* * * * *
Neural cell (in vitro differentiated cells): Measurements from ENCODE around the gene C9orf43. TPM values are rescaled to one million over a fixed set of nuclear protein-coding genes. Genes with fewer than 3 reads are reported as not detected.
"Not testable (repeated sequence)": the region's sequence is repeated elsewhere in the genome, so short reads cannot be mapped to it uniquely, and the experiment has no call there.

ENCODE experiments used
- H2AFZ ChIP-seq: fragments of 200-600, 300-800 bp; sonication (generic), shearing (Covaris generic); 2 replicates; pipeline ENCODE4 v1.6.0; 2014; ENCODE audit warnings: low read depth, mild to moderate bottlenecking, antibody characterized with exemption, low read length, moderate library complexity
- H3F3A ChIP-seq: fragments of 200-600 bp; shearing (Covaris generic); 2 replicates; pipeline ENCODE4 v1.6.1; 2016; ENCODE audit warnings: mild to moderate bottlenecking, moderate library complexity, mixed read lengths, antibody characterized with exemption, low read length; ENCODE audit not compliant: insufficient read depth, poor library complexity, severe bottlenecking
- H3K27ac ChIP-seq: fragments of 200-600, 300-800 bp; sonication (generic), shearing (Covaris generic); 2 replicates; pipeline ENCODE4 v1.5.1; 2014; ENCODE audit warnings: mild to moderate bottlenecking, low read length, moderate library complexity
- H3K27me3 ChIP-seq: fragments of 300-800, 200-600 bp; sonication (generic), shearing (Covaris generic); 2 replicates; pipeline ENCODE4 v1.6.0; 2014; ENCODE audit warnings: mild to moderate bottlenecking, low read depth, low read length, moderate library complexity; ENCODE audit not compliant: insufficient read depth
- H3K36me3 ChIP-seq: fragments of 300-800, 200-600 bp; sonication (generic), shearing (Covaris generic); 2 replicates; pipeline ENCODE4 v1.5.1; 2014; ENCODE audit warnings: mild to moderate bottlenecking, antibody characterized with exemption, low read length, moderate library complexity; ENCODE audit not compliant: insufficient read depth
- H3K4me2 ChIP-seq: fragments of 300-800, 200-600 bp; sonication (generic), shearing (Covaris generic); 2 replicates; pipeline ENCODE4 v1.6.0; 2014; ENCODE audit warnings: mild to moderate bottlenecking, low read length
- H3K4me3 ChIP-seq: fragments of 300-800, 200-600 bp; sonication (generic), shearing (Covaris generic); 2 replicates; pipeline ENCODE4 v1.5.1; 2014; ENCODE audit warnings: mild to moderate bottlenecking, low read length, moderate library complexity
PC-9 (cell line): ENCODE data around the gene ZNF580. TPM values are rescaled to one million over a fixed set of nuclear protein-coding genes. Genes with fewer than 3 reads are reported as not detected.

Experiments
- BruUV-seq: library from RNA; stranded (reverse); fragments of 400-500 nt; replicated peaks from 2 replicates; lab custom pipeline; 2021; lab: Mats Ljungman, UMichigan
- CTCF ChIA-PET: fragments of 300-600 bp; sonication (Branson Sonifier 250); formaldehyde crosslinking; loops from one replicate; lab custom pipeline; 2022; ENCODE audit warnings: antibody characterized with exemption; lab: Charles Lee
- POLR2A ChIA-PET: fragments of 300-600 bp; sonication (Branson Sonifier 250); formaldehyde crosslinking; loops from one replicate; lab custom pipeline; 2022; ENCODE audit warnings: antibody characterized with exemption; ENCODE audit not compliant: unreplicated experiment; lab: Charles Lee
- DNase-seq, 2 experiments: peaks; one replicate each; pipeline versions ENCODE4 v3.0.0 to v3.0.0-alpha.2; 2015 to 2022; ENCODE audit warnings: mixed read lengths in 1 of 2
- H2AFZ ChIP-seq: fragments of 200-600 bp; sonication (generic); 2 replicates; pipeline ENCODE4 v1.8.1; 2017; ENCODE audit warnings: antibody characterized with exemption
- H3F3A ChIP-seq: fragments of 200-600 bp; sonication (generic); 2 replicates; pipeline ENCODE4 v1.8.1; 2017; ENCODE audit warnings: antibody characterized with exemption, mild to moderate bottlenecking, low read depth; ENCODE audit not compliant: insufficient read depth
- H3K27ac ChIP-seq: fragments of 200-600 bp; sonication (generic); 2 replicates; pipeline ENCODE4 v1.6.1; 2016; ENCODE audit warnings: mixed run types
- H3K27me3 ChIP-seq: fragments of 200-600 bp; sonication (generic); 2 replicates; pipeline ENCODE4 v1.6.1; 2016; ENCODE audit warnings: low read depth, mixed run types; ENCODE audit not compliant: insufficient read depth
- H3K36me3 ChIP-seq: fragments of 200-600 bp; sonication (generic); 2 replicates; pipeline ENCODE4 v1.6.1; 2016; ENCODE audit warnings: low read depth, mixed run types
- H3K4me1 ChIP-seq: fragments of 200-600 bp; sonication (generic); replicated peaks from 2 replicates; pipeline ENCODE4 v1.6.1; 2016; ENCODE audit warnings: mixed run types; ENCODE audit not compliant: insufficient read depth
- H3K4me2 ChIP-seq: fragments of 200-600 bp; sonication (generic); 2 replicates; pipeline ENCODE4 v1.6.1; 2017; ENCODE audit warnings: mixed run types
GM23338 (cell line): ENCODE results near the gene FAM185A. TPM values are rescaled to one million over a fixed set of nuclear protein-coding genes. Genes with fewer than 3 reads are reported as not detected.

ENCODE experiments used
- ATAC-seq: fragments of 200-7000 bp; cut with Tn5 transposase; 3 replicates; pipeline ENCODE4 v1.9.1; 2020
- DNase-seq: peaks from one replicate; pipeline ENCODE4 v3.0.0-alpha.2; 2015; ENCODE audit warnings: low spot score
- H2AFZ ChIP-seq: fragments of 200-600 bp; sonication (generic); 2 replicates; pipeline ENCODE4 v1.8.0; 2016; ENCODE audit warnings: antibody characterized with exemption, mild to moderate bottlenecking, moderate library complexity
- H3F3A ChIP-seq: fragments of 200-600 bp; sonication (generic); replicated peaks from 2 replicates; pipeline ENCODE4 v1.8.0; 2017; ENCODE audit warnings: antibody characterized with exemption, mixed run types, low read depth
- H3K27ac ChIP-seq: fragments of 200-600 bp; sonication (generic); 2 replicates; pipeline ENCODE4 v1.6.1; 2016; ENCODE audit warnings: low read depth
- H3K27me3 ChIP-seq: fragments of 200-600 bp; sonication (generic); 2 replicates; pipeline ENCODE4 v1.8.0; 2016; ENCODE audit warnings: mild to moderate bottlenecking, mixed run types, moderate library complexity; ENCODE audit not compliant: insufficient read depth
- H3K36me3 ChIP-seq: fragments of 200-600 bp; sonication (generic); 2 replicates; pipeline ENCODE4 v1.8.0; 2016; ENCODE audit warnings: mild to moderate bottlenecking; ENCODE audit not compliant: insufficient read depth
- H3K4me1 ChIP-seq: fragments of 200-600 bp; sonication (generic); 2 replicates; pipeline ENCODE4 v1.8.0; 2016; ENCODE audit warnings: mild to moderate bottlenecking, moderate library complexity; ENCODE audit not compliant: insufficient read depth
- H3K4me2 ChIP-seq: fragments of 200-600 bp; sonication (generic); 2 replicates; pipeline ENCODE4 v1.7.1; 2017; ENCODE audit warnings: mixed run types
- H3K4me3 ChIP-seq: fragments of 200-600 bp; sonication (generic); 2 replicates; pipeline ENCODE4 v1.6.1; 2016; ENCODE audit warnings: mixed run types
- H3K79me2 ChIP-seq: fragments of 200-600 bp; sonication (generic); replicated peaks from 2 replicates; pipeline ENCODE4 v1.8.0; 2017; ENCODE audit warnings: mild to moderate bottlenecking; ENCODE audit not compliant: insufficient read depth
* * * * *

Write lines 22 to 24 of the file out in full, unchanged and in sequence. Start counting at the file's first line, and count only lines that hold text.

- H3K4me1 ChIP-seq: fragments of 200-600 bp; sonication (generic); replicated peaks from 2 replicates; pipeline ENCODE4 v1.6.1; 2016; ENCODE audit warnings: mixed run types; ENCODE audit not compliant: insufficient read depth
- H3K4me2 ChIP-seq: fragments of 200-600 bp; sonication (generic); 2 replicates; pipeline ENCODE4 v1.6.1; 2017; ENCODE audit warnings: mixed run types
GM23338 (cell line): ENCODE results near the gene FAM185A. TPM values are rescaled to one million over a fixed set of nuclear protein-coding genes. Genes with fewer than 3 reads are reported as not detected.